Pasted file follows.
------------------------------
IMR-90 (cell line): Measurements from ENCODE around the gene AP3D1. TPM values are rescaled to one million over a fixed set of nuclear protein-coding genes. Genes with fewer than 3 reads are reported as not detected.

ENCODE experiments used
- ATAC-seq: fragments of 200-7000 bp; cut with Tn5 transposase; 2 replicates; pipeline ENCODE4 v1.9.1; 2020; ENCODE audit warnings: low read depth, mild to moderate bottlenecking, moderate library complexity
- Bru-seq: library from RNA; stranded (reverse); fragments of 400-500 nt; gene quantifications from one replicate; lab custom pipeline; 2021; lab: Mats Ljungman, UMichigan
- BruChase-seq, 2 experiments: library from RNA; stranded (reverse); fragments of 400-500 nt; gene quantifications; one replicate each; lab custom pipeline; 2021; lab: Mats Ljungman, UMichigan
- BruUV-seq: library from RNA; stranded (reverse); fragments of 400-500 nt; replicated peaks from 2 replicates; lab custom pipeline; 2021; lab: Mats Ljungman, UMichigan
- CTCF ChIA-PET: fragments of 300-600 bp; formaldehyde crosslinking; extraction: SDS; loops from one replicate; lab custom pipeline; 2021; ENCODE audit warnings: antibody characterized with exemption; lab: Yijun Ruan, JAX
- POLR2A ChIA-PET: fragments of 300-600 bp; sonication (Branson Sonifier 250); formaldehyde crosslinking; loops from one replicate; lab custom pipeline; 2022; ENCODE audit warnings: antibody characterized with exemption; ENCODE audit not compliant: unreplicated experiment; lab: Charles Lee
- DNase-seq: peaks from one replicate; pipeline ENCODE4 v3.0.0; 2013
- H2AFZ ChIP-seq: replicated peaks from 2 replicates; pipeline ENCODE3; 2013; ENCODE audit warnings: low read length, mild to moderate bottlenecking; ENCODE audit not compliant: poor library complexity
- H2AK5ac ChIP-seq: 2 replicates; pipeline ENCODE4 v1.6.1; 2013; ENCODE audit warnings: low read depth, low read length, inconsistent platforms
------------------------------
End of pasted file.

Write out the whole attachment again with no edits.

IMR-90 (cell line): Measurements from ENCODE around the gene AP3D1. TPM values are rescaled to one million over a fixed set of nuclear protein-coding genes. Genes with fewer than 3 reads are reported as not detected.

ENCODE experiments used
- ATAC-seq: fragments of 200-7000 bp; cut with Tn5 transposase; 2 replicates; pipeline ENCODE4 v1.9.1; 2020; ENCODE audit warnings: low read depth, mild to moderate bottlenecking, moderate library complexity
- Bru-seq: library from RNA; stranded (reverse); fragments of 400-500 nt; gene quantifications from one replicate; lab custom pipeline; 2021; lab: Mats Ljungman, UMichigan
- BruChase-seq, 2 experiments: library from RNA; stranded (reverse); fragments of 400-500 nt; gene quantifications; one replicate each; lab custom pipeline; 2021; lab: Mats Ljungman, UMichigan
- BruUV-seq: library from RNA; stranded (reverse); fragments of 400-500 nt; replicated peaks from 2 replicates; lab custom pipeline; 2021; lab: Mats Ljungman, UMichigan
- CTCF ChIA-PET: fragments of 300-600 bp; formaldehyde crosslinking; extraction: SDS; loops from one replicate; lab custom pipeline; 2021; ENCODE audit warnings: antibody characterized with exemption; lab: Yijun Ruan, JAX
- POLR2A ChIA-PET: fragments of 300-600 bp; sonication (Branson Sonifier 250); formaldehyde crosslinking; loops from one replicate; lab custom pipeline; 2022; ENCODE audit warnings: antibody characterized with exemption; ENCODE audit not compliant: unreplicated experiment; lab: Charles Lee
- DNase-seq: peaks from one replicate; pipeline ENCODE4 v3.0.0; 2013
- H2AFZ ChIP-seq: replicated peaks from 2 replicates; pipeline ENCODE3; 2013; ENCODE audit warnings: low read length, mild to moderate bottlenecking; ENCODE audit not compliant: poor library complexity
- H2AK5ac ChIP-seq: 2 replicates; pipeline ENCODE4 v1.6.1; 2013; ENCODE audit warnings: low read depth, low read length, inconsistent platforms